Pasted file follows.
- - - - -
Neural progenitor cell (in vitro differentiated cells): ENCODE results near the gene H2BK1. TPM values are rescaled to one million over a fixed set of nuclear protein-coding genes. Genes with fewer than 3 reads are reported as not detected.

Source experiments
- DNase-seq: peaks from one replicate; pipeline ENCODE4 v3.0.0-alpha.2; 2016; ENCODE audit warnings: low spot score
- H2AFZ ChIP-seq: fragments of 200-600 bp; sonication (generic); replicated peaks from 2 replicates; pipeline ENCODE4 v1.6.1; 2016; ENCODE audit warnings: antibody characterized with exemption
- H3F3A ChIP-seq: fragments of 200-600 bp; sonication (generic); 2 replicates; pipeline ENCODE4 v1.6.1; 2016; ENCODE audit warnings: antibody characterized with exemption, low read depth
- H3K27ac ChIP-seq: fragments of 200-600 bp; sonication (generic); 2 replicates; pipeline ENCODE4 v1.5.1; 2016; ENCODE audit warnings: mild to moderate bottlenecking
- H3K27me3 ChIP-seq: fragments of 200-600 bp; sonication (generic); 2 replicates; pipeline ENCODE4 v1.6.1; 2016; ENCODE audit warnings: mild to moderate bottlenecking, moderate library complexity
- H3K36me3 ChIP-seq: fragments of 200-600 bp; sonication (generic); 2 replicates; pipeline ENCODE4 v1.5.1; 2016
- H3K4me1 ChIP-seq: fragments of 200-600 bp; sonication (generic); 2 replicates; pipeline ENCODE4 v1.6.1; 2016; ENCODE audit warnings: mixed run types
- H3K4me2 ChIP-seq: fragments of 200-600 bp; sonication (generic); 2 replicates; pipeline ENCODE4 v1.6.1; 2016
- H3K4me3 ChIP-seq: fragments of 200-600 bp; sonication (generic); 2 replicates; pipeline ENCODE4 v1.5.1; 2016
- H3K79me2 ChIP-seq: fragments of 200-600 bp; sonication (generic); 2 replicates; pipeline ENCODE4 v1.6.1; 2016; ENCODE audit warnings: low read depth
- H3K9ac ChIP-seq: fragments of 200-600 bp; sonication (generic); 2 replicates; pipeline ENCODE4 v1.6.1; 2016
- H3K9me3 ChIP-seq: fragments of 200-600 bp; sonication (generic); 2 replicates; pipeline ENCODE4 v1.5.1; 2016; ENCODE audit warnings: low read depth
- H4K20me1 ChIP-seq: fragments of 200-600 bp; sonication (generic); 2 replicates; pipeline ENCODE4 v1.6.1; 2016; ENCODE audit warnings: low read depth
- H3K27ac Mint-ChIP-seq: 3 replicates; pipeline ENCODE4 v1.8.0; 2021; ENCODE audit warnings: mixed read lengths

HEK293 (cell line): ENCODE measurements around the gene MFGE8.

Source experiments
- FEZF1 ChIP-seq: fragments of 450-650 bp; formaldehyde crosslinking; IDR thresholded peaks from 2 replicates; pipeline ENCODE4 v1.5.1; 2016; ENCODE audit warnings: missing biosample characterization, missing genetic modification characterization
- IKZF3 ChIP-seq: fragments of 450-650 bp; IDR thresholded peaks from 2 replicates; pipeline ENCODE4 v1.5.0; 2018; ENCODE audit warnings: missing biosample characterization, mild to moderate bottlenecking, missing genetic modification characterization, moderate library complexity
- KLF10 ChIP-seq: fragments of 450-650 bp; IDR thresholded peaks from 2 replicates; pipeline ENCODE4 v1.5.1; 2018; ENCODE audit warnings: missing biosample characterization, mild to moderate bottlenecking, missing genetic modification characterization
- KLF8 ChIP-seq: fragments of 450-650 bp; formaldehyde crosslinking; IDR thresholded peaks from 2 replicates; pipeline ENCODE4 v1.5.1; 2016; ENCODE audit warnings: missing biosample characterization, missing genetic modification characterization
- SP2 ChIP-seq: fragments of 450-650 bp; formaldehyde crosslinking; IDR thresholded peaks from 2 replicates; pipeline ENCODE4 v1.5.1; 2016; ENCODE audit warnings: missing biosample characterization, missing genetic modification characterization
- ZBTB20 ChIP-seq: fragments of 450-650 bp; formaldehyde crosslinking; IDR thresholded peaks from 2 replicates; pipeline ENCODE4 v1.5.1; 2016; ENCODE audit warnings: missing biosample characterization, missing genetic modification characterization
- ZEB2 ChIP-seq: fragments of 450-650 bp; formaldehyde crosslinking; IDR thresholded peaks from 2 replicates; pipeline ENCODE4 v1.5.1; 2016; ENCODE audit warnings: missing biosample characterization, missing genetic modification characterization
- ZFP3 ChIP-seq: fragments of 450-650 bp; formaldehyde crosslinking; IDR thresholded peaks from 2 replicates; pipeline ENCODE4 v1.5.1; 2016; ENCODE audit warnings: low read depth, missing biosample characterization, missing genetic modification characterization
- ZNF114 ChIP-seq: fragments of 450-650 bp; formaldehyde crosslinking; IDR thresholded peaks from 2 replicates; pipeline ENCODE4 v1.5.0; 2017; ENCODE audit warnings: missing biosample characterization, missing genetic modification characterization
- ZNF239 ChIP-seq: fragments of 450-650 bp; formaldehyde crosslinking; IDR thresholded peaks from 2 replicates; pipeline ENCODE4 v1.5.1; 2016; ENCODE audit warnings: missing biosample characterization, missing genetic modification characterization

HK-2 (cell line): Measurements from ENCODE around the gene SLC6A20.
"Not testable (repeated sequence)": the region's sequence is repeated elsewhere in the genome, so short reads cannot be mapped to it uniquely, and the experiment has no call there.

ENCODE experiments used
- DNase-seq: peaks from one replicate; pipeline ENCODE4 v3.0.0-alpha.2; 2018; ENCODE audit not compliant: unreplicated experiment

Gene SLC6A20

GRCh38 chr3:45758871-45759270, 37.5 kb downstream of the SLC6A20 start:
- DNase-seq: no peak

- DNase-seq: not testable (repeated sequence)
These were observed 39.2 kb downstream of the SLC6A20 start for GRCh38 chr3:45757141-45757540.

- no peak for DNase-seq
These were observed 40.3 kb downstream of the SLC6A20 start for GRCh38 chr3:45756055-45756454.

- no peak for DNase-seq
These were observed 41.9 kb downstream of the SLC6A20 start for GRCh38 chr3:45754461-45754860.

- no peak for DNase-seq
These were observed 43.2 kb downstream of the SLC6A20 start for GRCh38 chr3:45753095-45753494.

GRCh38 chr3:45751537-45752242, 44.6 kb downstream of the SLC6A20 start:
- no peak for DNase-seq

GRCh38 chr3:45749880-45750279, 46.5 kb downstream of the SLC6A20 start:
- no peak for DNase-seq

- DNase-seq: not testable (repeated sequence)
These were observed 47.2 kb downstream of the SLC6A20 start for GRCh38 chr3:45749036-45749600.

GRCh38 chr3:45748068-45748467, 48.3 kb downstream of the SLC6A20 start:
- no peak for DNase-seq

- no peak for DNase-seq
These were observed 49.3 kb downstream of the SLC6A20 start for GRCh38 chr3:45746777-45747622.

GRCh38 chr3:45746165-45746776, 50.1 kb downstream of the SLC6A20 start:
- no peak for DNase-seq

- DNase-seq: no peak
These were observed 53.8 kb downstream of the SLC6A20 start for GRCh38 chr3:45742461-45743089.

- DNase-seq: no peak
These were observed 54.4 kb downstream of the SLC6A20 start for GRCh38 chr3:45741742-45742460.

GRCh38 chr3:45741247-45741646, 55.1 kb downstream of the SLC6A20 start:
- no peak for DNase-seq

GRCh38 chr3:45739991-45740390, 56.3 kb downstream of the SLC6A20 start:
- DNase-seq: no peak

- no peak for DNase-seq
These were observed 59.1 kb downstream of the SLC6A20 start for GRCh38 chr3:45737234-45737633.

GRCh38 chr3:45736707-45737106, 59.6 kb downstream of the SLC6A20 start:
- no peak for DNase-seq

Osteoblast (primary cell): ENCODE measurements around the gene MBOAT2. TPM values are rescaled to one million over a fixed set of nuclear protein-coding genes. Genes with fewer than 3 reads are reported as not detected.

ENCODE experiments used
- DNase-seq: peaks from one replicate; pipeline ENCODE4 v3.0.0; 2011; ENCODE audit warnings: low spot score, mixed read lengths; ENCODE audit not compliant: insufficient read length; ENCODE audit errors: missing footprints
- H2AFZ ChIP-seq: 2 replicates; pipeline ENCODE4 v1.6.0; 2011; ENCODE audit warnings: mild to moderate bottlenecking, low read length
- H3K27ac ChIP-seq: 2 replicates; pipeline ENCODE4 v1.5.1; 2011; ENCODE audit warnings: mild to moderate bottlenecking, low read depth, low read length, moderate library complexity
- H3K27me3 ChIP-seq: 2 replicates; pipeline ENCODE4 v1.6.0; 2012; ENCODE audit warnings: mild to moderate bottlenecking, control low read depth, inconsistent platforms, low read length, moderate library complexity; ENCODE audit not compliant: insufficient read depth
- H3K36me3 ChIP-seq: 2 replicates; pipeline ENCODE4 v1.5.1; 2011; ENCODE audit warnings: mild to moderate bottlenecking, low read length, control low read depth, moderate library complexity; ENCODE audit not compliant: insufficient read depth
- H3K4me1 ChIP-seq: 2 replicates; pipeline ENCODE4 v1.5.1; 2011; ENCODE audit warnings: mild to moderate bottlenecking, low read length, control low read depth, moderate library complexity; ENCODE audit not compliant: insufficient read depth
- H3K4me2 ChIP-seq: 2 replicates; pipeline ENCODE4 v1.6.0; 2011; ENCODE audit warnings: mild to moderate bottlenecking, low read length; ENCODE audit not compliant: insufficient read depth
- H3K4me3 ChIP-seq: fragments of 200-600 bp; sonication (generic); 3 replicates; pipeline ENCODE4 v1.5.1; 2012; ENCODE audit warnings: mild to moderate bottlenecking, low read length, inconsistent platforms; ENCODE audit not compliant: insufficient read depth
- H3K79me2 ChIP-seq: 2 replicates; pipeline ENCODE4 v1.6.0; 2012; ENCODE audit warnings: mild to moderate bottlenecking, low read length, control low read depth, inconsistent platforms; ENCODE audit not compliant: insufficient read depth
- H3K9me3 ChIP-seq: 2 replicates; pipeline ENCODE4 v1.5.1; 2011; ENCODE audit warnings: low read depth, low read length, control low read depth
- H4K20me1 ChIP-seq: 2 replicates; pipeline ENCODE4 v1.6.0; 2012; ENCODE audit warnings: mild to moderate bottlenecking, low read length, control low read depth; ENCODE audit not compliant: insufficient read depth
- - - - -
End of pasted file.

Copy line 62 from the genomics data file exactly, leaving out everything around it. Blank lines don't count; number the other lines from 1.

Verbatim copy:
GRCh38 chr3:45739991-45740390, 56.3 kb downstream of the SLC6A20 start: